March 24, 1936
David Suzuki, now a world-renowned geneticist and environmentalist, spent his youth living with his family in the back of their dry cleaning business in Marpole, Canada. Suzuki’s family was sent to a Japanese internment camp in 1942 after the Japanese attack on Pearl Harbor, and Suzuki spent the remaining war years interned. Surviving these early struggles, Suzuki went on to study genetics at Amherst College in Massachusetts. He earned his PhD in Zoology from the University of Chicago, then returned to Canada to become a professor first at the University of Alberta, and later at the University of British Columbia.
Suzuki is known for his commitment and dedication to educating the public about the wonders of the natural world, as well as championing the cause to conserve natural resources. He hosted several television series, the most famous of which was The Nature of Things, a program that featured documentaries on a huge variety of science topics. His work focused on promoting interest in the natural world as well as presenting energy alternatives to help build a more environmentally conscious society. Suzuki is known for describing the wonders of nature in compelling programming to make natural mysteries accessible to the public.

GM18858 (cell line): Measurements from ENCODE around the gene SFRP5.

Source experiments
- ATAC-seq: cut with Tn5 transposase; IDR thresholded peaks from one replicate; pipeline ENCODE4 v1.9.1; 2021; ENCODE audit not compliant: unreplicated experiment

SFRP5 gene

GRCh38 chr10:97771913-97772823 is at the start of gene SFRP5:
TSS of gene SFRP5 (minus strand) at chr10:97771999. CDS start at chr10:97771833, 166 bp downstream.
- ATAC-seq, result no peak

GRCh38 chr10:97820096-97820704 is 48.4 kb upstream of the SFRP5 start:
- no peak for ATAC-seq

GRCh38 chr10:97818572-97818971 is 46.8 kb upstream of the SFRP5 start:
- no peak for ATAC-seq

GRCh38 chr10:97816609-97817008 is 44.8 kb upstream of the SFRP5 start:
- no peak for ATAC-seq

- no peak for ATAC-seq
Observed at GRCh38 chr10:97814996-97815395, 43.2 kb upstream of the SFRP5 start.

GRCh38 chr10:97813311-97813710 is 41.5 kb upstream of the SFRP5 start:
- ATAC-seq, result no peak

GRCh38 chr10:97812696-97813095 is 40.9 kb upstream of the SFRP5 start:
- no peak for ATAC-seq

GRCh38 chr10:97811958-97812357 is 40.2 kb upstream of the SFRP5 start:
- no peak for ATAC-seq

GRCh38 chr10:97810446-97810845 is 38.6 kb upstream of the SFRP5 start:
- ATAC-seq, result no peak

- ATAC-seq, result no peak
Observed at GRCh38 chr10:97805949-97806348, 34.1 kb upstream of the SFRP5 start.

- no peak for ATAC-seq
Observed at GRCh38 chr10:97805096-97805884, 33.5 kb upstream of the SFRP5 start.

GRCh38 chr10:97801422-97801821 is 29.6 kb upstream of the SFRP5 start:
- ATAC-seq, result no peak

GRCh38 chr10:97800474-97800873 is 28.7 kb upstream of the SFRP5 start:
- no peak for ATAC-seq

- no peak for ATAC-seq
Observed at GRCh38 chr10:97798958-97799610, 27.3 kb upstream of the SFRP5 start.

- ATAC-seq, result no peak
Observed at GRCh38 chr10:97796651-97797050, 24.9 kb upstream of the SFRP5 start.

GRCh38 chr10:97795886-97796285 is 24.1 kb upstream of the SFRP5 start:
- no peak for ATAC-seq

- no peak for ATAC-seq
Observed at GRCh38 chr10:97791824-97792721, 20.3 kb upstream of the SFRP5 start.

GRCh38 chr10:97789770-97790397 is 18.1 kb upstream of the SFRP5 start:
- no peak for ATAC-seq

In 1990 Suzuki co-founded the David Suzuki foundation, a non-profit organization dedicated to finding strategies and solutions for conserving the natural world. Suzuki’s goals for the foundation were, “to find ways for society to live in balance with the natural world that sustains us.” His work has designated him a world leader in sustainable ecology, and his commitment has remained to educating the public through television and broadcasting. He has publicly criticized government leaders for failing to take action to protect the environment, and his strong opinions regarding the realities of global climate change have made him a controversial and influential spokesperson of the environmental cause.
Suzuki has received a variety of awards and distinctions for his work, including twenty honorary doctorates from Canadian, US, and Australian universities, and he now spends his retirement educating the pubic about the importance of preserving the natural world by suggesting everyday techniques to conserve energy.